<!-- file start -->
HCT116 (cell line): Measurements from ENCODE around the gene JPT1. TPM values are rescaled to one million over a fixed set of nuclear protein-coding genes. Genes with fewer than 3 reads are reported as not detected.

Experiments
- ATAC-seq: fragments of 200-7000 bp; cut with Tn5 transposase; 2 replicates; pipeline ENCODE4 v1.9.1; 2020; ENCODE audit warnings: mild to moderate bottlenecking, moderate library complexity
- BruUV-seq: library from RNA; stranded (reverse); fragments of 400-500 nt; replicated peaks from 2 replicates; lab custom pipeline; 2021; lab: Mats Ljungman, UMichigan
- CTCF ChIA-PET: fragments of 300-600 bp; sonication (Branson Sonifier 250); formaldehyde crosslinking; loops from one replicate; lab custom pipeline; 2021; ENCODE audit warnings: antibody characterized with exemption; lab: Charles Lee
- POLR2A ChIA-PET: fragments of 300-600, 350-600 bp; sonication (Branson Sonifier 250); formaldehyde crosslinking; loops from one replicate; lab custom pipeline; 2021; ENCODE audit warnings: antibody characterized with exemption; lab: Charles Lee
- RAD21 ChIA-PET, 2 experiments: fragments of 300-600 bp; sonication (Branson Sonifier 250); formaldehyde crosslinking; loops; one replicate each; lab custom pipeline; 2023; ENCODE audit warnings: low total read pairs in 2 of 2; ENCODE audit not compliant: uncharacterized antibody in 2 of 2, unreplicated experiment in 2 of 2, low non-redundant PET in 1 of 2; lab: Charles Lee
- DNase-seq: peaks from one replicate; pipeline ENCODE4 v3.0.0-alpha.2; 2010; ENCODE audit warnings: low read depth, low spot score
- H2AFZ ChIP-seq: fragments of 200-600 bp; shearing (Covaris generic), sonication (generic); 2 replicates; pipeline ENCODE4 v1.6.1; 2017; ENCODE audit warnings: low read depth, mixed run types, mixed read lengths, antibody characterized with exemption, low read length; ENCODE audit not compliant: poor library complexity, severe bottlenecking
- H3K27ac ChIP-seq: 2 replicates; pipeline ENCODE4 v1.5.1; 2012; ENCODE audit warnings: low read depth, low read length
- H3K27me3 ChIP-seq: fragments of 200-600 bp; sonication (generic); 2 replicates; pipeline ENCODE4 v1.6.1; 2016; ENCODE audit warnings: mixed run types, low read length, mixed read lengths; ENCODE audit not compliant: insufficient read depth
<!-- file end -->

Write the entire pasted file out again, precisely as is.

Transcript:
HCT116 (cell line): Measurements from ENCODE around the gene JPT1. TPM values are rescaled to one million over a fixed set of nuclear protein-coding genes. Genes with fewer than 3 reads are reported as not detected.

Experiments
- ATAC-seq: fragments of 200-7000 bp; cut with Tn5 transposase; 2 replicates; pipeline ENCODE4 v1.9.1; 2020; ENCODE audit warnings: mild to moderate bottlenecking, moderate library complexity
- BruUV-seq: library from RNA; stranded (reverse); fragments of 400-500 nt; replicated peaks from 2 replicates; lab custom pipeline; 2021; lab: Mats Ljungman, UMichigan
- CTCF ChIA-PET: fragments of 300-600 bp; sonication (Branson Sonifier 250); formaldehyde crosslinking; loops from one replicate; lab custom pipeline; 2021; ENCODE audit warnings: antibody characterized with exemption; lab: Charles Lee
- POLR2A ChIA-PET: fragments of 300-600, 350-600 bp; sonication (Branson Sonifier 250); formaldehyde crosslinking; loops from one replicate; lab custom pipeline; 2021; ENCODE audit warnings: antibody characterized with exemption; lab: Charles Lee
- RAD21 ChIA-PET, 2 experiments: fragments of 300-600 bp; sonication (Branson Sonifier 250); formaldehyde crosslinking; loops; one replicate each; lab custom pipeline; 2023; ENCODE audit warnings: low total read pairs in 2 of 2; ENCODE audit not compliant: uncharacterized antibody in 2 of 2, unreplicated experiment in 2 of 2, low non-redundant PET in 1 of 2; lab: Charles Lee
- DNase-seq: peaks from one replicate; pipeline ENCODE4 v3.0.0-alpha.2; 2010; ENCODE audit warnings: low read depth, low spot score
- H2AFZ ChIP-seq: fragments of 200-600 bp; shearing (Covaris generic), sonication (generic); 2 replicates; pipeline ENCODE4 v1.6.1; 2017; ENCODE audit warnings: low read depth, mixed run types, mixed read lengths, antibody characterized with exemption, low read length; ENCODE audit not compliant: poor library complexity, severe bottlenecking
- H3K27ac ChIP-seq: 2 replicates; pipeline ENCODE4 v1.5.1; 2012; ENCODE audit warnings: low read depth, low read length
- H3K27me3 ChIP-seq: fragments of 200-600 bp; sonication (generic); 2 replicates; pipeline ENCODE4 v1.6.1; 2016; ENCODE audit warnings: mixed run types, low read length, mixed read lengths; ENCODE audit not compliant: insufficient read depth